We can’t all be the “World’s Best Mom,” but Instagram paints a different story. Post after post this Mother’s Day stated that each person on the site had the “Best Mom Ever.” I asked my kids if we should do a vote online and get down to the bottom of this.
What makes a great mom? Is it the connection the mother has with her children? Her ability to have fun, to listen, to give great advice, to provide… all of these? There is an old saying that “you can’t do all things great, all the time.” Sometimes we pick and choose what we are going to focus on and what our kids need and put our efforts into these areas. When our kids’ needs change, we change with them. But what do we do in the areas we are lacking in? Try harder, or let it go?
I’m probably not the world’s most fun mom, nor am I the world’s most organized mom, but I can sit and have a conversation with my kids like nobody’s business. I have always joked that my husband would have made a way better stay at home parent because he would have had the house whipped into shape and the kids would have had more routine and schedule. But I was the one to be there every day and by the grace of the Lord they somehow survived. The Lord blessed me with my three awesome kids and I did what I could do at the time with what I knew. I always pray that the Lord fills in the spots that I missed or messed up on. Mom guilt is REAL. We all have regrets and there are areas that we are all going to mess up on. It’s one of the reasons we are in need of a Savior – To redeem broken things.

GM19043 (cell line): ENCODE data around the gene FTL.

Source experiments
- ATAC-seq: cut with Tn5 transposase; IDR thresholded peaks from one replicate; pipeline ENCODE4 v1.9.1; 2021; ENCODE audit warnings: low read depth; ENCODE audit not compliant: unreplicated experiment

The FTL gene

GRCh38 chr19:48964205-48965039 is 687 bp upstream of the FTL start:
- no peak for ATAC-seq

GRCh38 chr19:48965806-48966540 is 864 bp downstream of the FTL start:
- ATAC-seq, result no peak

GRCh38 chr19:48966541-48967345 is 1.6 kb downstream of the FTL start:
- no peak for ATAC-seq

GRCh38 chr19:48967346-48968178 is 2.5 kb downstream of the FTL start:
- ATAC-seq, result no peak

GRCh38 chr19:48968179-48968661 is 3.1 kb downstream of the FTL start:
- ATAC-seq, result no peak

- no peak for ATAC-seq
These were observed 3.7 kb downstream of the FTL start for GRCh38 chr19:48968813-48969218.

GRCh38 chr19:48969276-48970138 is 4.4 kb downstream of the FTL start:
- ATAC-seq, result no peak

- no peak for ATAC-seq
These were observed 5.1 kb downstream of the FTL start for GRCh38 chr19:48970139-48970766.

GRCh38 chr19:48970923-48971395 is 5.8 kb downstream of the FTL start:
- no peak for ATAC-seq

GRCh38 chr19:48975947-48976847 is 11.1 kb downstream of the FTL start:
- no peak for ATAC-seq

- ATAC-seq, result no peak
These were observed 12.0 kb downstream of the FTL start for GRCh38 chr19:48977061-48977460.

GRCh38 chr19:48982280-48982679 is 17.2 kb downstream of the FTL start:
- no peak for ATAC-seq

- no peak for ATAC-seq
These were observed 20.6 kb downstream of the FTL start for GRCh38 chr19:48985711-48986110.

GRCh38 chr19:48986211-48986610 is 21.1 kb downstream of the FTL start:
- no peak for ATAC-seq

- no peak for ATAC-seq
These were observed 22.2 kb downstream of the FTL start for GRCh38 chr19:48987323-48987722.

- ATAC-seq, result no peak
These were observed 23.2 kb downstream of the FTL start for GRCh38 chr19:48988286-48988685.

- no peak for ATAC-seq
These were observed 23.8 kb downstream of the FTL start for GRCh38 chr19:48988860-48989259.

The best thing we can do for our children is to be in constant communion with God. Our number one job is to glorify Christ in our lives and in our homes. When we glorify Christ the Holy Spirit is present. Wow, that sounds so simple. Just glorify Christ and all will be well? Well, it’s simple yet difficult and complex. We need to have discipline in our lives that allows us to spend time in God’s word.
Deuteronomy 8:3 says, “Man does not live on bread alone but on every word that proceeds from the mouth of God”. A great way to study God’s word is to utilize the Inductive Bible Study Method (link here). We need to know God’s word to truly know and understand Him. Be in constant prayer “Pray without ceasing” (Thessalonians 5:17), and live a life that points others to Him: “Be holy because I am holy” (Leviticus 11:44). Simple yet difficult.
It is ok to remind our children that we are sinners in need of a Savior and forgiveness. We will make mistakes. We are not the picture of righteousness, but Christ is, and we need to continually point our children to Him. Hopefully, our humbleness will be seen as a strength by our children and they will model this behavior. 2 Corinthians 12:9 says “But he said to me, ‘My grace is sufficient for you, for my power is made perfect in weakness.’ Therefore I will boast all the more gladly about my weaknesses, so that Christ’s power may rest on me.”
Pursue Our Children